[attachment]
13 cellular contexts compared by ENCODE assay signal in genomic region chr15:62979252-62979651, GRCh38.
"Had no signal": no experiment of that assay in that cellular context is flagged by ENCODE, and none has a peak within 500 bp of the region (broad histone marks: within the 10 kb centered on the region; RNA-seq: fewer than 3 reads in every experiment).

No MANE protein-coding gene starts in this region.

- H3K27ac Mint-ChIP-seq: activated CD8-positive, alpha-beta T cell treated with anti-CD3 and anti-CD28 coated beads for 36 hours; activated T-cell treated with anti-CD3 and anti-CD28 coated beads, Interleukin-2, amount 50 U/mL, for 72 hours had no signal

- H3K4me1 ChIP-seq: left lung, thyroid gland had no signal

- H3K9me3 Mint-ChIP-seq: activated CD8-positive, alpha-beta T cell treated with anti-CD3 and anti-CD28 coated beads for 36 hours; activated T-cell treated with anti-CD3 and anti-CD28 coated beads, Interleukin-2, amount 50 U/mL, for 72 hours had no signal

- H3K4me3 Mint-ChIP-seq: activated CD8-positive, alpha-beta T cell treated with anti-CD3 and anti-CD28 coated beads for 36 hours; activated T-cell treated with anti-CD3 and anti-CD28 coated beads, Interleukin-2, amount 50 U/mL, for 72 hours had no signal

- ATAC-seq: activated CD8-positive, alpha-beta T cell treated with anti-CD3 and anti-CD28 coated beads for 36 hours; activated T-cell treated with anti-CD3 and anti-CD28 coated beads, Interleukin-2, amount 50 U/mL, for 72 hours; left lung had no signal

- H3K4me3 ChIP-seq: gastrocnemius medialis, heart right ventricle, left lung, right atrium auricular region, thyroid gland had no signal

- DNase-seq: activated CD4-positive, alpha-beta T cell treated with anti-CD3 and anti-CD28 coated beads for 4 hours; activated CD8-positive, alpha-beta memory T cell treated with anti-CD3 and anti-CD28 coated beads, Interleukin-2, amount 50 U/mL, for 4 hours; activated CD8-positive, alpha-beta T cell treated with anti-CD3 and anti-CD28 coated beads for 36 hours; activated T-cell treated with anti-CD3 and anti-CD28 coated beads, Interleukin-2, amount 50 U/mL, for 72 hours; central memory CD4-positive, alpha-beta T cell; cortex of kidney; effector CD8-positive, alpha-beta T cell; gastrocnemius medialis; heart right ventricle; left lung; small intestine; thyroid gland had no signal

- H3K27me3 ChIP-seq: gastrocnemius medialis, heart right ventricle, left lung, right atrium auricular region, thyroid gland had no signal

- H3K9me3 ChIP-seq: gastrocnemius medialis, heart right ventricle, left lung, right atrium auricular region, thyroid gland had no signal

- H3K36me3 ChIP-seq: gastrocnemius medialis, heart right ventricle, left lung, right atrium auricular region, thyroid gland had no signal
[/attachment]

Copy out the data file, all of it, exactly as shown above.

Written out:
13 cellular contexts compared by ENCODE assay signal in genomic region chr15:62979252-62979651, GRCh38.
"Had no signal": no experiment of that assay in that cellular context is flagged by ENCODE, and none has a peak within 500 bp of the region (broad histone marks: within the 10 kb centered on the region; RNA-seq: fewer than 3 reads in every experiment).

No MANE protein-coding gene starts in this region.

- H3K27ac Mint-ChIP-seq: activated CD8-positive, alpha-beta T cell treated with anti-CD3 and anti-CD28 coated beads for 36 hours; activated T-cell treated with anti-CD3 and anti-CD28 coated beads, Interleukin-2, amount 50 U/mL, for 72 hours had no signal

- H3K4me1 ChIP-seq: left lung, thyroid gland had no signal

- H3K9me3 Mint-ChIP-seq: activated CD8-positive, alpha-beta T cell treated with anti-CD3 and anti-CD28 coated beads for 36 hours; activated T-cell treated with anti-CD3 and anti-CD28 coated beads, Interleukin-2, amount 50 U/mL, for 72 hours had no signal

- H3K4me3 Mint-ChIP-seq: activated CD8-positive, alpha-beta T cell treated with anti-CD3 and anti-CD28 coated beads for 36 hours; activated T-cell treated with anti-CD3 and anti-CD28 coated beads, Interleukin-2, amount 50 U/mL, for 72 hours had no signal

- ATAC-seq: activated CD8-positive, alpha-beta T cell treated with anti-CD3 and anti-CD28 coated beads for 36 hours; activated T-cell treated with anti-CD3 and anti-CD28 coated beads, Interleukin-2, amount 50 U/mL, for 72 hours; left lung had no signal

- H3K4me3 ChIP-seq: gastrocnemius medialis, heart right ventricle, left lung, right atrium auricular region, thyroid gland had no signal

- DNase-seq: activated CD4-positive, alpha-beta T cell treated with anti-CD3 and anti-CD28 coated beads for 4 hours; activated CD8-positive, alpha-beta memory T cell treated with anti-CD3 and anti-CD28 coated beads, Interleukin-2, amount 50 U/mL, for 4 hours; activated CD8-positive, alpha-beta T cell treated with anti-CD3 and anti-CD28 coated beads for 36 hours; activated T-cell treated with anti-CD3 and anti-CD28 coated beads, Interleukin-2, amount 50 U/mL, for 72 hours; central memory CD4-positive, alpha-beta T cell; cortex of kidney; effector CD8-positive, alpha-beta T cell; gastrocnemius medialis; heart right ventricle; left lung; small intestine; thyroid gland had no signal

- H3K27me3 ChIP-seq: gastrocnemius medialis, heart right ventricle, left lung, right atrium auricular region, thyroid gland had no signal

- H3K9me3 ChIP-seq: gastrocnemius medialis, heart right ventricle, left lung, right atrium auricular region, thyroid gland had no signal

- H3K36me3 ChIP-seq: gastrocnemius medialis, heart right ventricle, left lung, right atrium auricular region, thyroid gland had no signal